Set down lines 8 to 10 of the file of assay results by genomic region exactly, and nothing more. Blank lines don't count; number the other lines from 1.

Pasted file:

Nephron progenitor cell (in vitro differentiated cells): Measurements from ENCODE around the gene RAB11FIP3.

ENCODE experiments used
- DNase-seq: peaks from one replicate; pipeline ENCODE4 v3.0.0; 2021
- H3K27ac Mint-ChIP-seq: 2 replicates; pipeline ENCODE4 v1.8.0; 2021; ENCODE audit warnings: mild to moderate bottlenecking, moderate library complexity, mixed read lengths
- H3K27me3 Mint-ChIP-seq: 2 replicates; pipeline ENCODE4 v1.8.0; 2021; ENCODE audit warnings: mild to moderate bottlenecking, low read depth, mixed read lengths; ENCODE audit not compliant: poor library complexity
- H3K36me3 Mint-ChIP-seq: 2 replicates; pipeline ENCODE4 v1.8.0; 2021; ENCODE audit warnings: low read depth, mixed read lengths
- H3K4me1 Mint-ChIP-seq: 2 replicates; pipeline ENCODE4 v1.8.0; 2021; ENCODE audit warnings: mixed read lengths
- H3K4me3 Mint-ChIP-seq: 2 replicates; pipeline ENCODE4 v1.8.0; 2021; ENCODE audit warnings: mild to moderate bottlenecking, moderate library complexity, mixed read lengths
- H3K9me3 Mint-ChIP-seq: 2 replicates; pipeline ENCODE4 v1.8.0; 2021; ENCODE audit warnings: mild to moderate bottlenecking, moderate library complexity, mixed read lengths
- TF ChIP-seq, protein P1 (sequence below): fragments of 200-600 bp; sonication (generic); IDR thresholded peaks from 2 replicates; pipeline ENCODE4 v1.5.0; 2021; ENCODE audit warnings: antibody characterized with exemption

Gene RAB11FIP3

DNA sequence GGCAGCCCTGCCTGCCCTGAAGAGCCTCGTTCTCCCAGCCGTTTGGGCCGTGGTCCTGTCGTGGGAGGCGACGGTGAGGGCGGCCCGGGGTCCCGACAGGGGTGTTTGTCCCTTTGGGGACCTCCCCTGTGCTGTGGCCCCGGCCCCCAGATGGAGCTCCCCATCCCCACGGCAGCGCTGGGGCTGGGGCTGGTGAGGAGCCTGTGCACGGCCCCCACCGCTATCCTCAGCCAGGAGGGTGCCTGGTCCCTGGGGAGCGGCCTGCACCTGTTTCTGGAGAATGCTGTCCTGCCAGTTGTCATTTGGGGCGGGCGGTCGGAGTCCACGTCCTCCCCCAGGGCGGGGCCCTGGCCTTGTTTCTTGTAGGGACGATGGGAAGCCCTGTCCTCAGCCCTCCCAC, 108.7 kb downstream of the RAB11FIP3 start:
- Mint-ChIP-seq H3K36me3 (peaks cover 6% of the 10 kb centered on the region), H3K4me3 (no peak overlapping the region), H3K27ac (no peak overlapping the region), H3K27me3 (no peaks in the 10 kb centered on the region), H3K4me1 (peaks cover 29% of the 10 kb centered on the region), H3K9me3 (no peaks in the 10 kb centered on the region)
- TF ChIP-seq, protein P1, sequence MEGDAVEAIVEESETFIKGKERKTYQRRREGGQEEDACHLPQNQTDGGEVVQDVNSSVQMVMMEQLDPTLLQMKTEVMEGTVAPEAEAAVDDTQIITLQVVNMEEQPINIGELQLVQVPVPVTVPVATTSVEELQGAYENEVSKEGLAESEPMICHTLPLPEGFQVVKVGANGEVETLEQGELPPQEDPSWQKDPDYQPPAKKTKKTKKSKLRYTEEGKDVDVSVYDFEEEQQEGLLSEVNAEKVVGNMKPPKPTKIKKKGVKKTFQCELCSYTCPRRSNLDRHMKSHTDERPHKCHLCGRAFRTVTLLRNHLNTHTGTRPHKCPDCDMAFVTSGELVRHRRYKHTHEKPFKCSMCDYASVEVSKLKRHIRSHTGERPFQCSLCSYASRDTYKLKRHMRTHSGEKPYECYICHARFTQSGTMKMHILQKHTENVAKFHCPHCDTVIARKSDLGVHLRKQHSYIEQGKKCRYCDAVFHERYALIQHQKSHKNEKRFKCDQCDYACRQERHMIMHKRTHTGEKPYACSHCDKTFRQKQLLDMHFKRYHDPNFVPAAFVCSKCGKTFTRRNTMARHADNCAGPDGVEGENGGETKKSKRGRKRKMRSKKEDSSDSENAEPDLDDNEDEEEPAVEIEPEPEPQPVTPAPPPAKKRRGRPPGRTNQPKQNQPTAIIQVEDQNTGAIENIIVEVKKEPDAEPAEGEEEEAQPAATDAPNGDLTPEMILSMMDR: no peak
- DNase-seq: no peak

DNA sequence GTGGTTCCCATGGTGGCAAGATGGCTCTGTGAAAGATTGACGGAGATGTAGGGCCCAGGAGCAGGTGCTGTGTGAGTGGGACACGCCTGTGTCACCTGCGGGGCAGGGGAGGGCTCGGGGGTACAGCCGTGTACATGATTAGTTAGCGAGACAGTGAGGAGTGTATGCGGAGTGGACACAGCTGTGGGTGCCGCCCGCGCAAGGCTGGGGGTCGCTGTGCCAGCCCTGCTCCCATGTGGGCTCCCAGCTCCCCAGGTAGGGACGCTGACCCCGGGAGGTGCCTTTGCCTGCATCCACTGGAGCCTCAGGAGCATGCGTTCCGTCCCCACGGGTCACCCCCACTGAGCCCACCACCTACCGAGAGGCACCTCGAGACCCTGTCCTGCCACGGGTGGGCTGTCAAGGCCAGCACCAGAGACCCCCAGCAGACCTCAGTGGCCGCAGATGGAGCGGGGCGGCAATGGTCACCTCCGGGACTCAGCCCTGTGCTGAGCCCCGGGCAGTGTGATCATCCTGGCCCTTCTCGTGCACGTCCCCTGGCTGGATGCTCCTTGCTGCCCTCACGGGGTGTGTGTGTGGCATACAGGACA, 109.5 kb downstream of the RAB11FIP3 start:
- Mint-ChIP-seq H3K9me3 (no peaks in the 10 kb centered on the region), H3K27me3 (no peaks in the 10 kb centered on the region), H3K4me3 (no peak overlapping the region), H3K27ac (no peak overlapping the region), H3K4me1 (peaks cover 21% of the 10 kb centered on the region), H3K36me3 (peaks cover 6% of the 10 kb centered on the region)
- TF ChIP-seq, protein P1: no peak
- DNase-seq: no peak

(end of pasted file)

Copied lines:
- H3K4me3 Mint-ChIP-seq: 2 replicates; pipeline ENCODE4 v1.8.0; 2021; ENCODE audit warnings: mild to moderate bottlenecking, moderate library complexity, mixed read lengths
- H3K9me3 Mint-ChIP-seq: 2 replicates; pipeline ENCODE4 v1.8.0; 2021; ENCODE audit warnings: mild to moderate bottlenecking, moderate library complexity, mixed read lengths
- TF ChIP-seq, protein P1 (sequence below): fragments of 200-600 bp; sonication (generic); IDR thresholded peaks from 2 replicates; pipeline ENCODE4 v1.5.0; 2021; ENCODE audit warnings: antibody characterized with exemption